Crawl Space Floor is Lower than Outside Ground Level

We got a question from Ryan in Crest Hill, Illinois, and apparently, he has a crawl space where the floor of the crawl space is below the grade of the outside. The outside dirt is higher, and the crawl space dirt is lower. He was wanting to know, does he need a sump pump?

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Water Will Travel the Path of Least Resistance

Great question Ryan, remember water will travel the path of least resistance. That being said, in many areas with clay soil, the foundation wall may be easier to travel through than the soil itself. Especially, if you already have a water intrusion problem and you have fixed it from the outside only. The water already formed a path inside so extending downspouts or installing a french drain in the yard may not be enough to correct the issue.

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Water Will Enter Low Crawl Spaces

If the crawl space floor is lower than the finished grade outside, it will move into the crawl space eventually. We recommend to our customers if your crawl space soil is lower than the outside grade, install a sump pump and interior french drain. According to

” B. Interior vs. Exterior Ground Level.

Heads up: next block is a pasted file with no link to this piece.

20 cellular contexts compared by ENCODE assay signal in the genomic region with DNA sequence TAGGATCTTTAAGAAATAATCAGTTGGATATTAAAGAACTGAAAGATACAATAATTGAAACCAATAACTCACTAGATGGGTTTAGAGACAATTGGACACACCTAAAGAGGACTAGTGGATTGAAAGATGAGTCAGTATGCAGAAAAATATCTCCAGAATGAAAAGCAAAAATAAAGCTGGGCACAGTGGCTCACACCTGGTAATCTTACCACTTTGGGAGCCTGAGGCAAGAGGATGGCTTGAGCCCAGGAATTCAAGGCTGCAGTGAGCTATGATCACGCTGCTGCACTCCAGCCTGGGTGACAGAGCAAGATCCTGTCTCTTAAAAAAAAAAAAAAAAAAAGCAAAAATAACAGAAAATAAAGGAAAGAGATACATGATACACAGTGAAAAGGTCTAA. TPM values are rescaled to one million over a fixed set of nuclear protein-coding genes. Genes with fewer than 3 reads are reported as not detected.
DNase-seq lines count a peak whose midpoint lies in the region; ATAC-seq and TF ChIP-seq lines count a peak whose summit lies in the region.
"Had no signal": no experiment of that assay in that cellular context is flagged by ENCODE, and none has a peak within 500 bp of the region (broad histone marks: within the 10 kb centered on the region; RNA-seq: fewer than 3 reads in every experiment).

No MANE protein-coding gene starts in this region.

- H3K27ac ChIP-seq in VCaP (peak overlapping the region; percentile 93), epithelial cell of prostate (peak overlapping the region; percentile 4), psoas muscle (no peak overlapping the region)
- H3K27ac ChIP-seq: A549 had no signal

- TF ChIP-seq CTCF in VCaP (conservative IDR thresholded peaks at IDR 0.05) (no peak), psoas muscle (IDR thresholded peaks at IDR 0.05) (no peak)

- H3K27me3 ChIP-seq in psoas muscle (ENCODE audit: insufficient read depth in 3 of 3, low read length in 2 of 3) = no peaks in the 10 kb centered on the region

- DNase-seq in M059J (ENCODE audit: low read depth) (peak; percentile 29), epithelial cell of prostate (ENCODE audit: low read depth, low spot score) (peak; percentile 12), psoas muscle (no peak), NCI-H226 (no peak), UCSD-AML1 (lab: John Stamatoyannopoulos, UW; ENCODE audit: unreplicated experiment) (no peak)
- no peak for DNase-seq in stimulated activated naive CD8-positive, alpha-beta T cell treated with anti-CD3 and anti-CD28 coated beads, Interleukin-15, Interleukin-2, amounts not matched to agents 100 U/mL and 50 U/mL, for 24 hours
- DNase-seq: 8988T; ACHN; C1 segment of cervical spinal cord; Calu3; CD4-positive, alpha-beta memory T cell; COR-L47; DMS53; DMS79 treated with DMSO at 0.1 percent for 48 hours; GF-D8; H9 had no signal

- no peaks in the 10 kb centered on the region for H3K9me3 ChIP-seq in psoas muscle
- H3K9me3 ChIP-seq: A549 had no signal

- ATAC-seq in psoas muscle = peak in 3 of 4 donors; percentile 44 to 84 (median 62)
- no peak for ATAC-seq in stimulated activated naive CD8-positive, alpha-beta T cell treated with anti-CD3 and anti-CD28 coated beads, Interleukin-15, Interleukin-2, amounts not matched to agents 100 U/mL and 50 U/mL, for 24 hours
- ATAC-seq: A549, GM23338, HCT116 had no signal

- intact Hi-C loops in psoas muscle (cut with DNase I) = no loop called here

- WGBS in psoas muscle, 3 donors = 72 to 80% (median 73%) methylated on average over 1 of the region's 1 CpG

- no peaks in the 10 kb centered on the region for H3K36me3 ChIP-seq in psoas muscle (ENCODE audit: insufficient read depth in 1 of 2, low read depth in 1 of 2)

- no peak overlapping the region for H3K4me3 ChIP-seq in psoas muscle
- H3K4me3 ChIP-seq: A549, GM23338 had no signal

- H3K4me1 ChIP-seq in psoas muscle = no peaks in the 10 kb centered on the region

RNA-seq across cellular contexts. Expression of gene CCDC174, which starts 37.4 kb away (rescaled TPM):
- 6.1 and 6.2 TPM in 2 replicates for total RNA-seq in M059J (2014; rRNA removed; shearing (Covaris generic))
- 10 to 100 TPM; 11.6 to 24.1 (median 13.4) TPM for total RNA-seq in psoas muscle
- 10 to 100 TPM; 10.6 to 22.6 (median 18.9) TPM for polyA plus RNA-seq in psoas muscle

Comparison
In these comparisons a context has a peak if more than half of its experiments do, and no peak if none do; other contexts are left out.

The interior ground level must be above the
outside finish grade unless:

1. Adequate gravity drainage to a positive out fall is provided, or

2. The permeability of the soil and the
location of the water table is such
that water will not collect in the
crawl space, or 3. Drain tile and automatic sump
pump system are provided.

Essential Guide Crawl Space Encapsulation Click Here Image

Hydrostatic Pressure Applies Great Force

If you have water outside the crawl space, hydrostatic pressure will also be forcing the water into the crawl space. The deeper the wall of the crawl space and the more dirt on the outside of the crawl space, the greater the hydrostatic pressure. The greater the hydrostatic pressure, the more force is applied and water is pushed its way into the crawl space.

Now if you had the opposite, the crawl space dirt is higher, then you wouldn’t have to worry about it. In this case, water that builds up inside the crawl space would naturally want to flow to the lower outside area. Unfortunately, that is not how most homes with crawl spaces are built.

Essential Guide to Crawl Space Waterproofing Image

Install a Sump Pump and French Drain

Yes, it is my recommendation, if your crawl space floor is lower than outside grade with or without standing water in your crawl space, whether it’s building code or not, you should put in a sump pump with a pit and discharge the water outside the crawl space. We would also recommend a full perimeter trench or french drain if you see that you’re taking on water in several different areas because it makes it easier for that water to get to the sump pump.

Keep in mind that a sump pump will move about 4800 gallons per hour, but it is only as effective if the water is making its way to the pump. The clearer the path that you give the water to get from the other side of the crawl space to the pump, the faster it’s going to move that water out of the crawl space.